- C is color , and you look for blue black, black, brown -- different hues of brown and black.
- D is diameter . We talk about a mole or pigmented spot that is bigger than 6 millimeters across, a little bigger than the eraser of a number 2 pencil. That's a spot to pay some attention to.
- Then a lot of attention has been played to E for evolution -- change or something new. So in particular, a spot which used to be two millimeters and is now six millimeters; a spot that was not present previously and is now there and a month or two has passed and it's still there and bigger. That sort of change, new thing, should be investigated, generally by seeing your primary care doctor or dermatologist.
I am 20 years old and had a mole on my face that the doctor said would likely turn into melanoma if it wasn't removed. I had to go back and get more taken off. He said all of it was gone now. Do I have to worry more about melanoma than most people?
A good question. Because I don't know what the mole that was taken off looked like under the microscope it's hard for me to give a definite answer.
Let's pretend though, that this was an atypical mole, abnormal, dysplastic mole. Then that would mark you as someone a little more likely to get a melanoma over the rest of your lifetime, maybe a twofold chance or if you had lots of big funny moles, maybe a tenfold chance. Remember, this is two times or 10 times a lifetime risk of something like 1 percent, so that would be like a lifetime risk of 2% or 10%. Sounds like a lot, but if you keep your eye on your skin, see your physician once a year and moderate your sun exposure, then the likelihood of getting a melanoma is still pretty small and the likelihood of getting a bad melanoma is very small.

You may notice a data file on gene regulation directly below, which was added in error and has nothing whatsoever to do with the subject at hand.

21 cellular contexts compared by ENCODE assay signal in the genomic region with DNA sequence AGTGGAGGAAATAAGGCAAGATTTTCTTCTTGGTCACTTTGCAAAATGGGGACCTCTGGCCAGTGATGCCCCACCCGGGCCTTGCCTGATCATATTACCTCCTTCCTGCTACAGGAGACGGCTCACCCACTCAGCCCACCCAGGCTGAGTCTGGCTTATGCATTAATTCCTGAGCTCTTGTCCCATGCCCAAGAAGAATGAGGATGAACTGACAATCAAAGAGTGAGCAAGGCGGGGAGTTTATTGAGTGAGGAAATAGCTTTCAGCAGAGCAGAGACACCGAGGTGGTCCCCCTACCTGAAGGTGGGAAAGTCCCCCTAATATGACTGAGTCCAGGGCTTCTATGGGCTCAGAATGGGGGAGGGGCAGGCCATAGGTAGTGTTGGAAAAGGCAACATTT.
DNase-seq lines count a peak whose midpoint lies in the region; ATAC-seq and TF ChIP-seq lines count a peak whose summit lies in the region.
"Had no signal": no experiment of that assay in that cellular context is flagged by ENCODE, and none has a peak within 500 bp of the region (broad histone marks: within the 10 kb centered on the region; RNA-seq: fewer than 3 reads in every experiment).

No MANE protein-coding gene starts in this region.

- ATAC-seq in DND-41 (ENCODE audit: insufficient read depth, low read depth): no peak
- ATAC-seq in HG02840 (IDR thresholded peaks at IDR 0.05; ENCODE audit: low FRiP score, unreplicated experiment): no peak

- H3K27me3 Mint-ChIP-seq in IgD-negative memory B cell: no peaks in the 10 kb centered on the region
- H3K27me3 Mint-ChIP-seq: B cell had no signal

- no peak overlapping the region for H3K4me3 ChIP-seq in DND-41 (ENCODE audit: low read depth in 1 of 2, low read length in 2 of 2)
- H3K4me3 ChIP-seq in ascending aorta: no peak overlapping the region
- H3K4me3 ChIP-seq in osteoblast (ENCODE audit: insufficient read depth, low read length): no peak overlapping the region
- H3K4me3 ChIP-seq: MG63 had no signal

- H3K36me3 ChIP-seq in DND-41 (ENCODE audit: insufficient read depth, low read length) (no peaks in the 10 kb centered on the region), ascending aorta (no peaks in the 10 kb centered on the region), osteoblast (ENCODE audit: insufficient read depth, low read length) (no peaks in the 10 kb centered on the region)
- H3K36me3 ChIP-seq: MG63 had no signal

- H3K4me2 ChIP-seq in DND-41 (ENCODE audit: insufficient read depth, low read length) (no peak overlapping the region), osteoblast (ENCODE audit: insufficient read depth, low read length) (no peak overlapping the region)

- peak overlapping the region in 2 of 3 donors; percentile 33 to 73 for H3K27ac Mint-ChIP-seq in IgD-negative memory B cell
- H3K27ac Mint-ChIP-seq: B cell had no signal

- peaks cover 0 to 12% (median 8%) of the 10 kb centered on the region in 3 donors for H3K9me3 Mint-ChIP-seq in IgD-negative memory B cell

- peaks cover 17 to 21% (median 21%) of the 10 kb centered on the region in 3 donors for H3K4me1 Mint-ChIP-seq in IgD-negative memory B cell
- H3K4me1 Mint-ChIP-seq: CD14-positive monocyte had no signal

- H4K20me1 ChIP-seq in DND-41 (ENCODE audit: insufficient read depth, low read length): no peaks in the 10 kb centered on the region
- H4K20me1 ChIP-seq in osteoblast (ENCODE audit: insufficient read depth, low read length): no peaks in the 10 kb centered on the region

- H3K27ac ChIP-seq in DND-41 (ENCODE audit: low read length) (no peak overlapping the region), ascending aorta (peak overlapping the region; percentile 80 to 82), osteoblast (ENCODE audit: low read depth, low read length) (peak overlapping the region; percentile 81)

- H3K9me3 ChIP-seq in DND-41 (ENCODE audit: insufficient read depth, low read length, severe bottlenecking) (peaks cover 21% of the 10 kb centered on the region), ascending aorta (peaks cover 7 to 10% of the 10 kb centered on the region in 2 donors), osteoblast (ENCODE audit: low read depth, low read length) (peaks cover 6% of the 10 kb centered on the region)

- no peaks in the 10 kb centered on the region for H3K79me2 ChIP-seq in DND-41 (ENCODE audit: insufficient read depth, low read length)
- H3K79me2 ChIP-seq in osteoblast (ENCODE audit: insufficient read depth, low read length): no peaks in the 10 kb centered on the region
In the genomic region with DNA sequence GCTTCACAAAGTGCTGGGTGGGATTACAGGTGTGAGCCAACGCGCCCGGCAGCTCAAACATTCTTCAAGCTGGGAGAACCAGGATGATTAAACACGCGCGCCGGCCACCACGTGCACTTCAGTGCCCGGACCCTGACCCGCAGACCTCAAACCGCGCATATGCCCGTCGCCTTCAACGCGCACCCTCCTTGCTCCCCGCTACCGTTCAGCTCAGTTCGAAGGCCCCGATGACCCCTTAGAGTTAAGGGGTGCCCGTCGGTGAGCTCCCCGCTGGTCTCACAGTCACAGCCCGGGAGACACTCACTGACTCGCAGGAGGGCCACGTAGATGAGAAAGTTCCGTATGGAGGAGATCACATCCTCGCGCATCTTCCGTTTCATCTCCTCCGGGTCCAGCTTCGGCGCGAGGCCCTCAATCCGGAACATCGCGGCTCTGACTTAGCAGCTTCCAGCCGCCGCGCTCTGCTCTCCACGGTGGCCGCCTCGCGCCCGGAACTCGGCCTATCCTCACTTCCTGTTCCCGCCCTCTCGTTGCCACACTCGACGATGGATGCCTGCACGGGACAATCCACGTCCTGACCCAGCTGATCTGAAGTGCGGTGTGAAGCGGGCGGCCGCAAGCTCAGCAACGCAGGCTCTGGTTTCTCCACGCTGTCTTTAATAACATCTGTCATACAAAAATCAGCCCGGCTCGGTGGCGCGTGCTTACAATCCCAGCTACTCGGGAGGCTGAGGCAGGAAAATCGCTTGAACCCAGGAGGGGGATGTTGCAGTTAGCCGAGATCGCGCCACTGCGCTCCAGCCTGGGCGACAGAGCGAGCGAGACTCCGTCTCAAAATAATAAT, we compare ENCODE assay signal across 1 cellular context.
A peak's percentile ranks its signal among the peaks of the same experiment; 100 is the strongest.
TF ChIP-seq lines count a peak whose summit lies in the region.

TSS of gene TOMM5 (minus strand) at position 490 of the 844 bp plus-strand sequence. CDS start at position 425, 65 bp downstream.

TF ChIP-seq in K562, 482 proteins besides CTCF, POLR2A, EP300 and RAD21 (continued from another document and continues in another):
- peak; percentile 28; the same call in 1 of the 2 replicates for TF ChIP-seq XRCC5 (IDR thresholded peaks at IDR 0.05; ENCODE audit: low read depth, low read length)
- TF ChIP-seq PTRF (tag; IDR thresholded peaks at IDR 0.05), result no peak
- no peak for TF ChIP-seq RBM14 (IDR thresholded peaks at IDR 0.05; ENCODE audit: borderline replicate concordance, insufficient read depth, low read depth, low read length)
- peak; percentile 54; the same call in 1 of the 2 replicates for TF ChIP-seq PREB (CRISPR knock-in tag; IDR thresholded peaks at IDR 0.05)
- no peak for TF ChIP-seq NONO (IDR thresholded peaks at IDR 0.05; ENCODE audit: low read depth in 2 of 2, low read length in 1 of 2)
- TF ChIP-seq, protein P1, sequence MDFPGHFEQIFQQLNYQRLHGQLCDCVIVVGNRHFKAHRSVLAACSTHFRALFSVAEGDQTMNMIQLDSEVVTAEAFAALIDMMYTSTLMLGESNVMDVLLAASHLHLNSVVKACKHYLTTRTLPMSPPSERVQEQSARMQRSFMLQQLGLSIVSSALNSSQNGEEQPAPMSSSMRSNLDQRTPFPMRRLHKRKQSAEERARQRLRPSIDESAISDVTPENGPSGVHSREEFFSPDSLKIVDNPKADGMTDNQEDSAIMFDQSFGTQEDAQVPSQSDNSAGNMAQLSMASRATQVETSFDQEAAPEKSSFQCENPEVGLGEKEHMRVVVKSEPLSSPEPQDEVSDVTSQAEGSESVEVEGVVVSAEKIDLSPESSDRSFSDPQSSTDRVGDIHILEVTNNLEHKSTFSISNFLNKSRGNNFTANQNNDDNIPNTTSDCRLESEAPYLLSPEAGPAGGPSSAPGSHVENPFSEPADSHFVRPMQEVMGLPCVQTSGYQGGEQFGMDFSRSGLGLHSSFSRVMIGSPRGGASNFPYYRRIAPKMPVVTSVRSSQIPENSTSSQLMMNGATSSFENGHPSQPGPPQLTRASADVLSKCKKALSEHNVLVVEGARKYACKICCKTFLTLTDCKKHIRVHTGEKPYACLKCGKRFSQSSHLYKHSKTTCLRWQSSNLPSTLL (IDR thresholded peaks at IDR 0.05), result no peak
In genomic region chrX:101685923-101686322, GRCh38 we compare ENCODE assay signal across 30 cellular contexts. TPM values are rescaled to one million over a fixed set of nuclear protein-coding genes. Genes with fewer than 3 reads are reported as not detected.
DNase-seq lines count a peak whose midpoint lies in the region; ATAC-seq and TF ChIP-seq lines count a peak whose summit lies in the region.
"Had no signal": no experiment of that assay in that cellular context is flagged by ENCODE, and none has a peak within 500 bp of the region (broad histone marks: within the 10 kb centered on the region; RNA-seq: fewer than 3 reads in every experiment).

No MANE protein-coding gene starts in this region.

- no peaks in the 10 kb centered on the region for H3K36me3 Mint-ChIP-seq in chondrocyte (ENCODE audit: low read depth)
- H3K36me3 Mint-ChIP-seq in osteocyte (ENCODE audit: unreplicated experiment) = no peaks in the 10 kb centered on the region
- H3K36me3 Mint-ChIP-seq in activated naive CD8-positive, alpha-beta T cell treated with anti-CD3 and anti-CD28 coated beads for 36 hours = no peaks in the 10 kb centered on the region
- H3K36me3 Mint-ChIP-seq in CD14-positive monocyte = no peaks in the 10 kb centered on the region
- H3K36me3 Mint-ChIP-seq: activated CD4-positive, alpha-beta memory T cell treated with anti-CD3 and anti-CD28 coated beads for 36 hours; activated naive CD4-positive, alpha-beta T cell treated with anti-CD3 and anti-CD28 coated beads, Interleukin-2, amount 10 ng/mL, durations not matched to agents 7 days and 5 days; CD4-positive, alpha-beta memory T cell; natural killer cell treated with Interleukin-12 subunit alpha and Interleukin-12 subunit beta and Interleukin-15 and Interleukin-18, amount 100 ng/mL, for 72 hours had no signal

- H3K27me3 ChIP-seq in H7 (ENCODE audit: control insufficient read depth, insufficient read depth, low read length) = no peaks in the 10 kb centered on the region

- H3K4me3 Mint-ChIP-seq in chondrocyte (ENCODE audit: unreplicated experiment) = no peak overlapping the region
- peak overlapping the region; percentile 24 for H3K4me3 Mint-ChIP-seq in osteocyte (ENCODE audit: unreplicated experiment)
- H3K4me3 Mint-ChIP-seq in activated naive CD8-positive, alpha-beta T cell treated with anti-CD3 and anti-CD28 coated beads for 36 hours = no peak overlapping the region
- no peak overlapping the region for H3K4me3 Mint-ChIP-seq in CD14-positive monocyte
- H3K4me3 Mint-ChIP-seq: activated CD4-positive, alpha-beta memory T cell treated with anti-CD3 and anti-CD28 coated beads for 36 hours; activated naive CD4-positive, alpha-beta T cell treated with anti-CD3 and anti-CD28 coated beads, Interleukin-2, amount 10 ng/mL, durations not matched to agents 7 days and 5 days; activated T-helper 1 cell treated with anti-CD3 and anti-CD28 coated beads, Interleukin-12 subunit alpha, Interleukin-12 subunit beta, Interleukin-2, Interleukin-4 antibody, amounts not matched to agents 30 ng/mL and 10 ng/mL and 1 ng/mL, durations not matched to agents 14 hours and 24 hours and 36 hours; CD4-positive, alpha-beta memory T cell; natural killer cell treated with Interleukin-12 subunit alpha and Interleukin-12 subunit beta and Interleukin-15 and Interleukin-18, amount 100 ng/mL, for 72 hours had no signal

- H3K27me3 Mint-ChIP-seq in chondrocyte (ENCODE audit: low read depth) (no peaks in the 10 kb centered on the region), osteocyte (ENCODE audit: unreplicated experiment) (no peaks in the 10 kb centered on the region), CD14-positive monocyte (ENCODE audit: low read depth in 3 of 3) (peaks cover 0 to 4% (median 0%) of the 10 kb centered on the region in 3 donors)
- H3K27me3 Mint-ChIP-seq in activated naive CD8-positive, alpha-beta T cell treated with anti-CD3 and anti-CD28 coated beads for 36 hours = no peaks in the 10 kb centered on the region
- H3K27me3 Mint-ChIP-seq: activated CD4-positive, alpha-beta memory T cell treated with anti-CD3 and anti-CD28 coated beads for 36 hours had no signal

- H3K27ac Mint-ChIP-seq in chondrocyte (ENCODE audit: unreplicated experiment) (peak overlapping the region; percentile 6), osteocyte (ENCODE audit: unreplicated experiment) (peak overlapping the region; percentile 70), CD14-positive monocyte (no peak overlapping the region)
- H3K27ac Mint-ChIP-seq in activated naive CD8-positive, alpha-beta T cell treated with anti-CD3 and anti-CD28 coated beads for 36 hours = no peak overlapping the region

A professional should look at your skin top to bottom and tell you whether you have lots of funny looking moles. If you have a difficult skin examination because you have lots of moles, then consider having photographs taken of your skin by a dermatologist, someone who does skim imaging, and that will help you and your doctor keep an eye on your skin.
To establish a baseline?
That's to establish a baseline, yes, because once you've had a funny mole taken off then you start to pay particular attention to your skin and you begin to think that a number of moles seem to be changing. Then there will be tendency to have many biopsies. You could avoid this by having photographs that assure you there is no change from baseline because melanomas really do change with time and stable spots are very reassuring.
I have had "precancer" spots removed. Are those hot spots for melanoma?
I suspect that this person is talking about little reddish scaly patches in the skin that sometimes grow up to be common skin cancer -- nonmelanoma skin cancer. These are things called actinic keratoses and 1 in 1000 become the usual kind of skin cancer. These are often treated by dermatologists and primary care physicians with freezing.
|"If you have a difficult skin examination because you have lots of moles, then consider having photographs taken of your skin by a dermatologist, someone who does skim imaging, and that will help you and your doctor keep an eye on your skin."|
Does lentigo maligna turn into melanoma?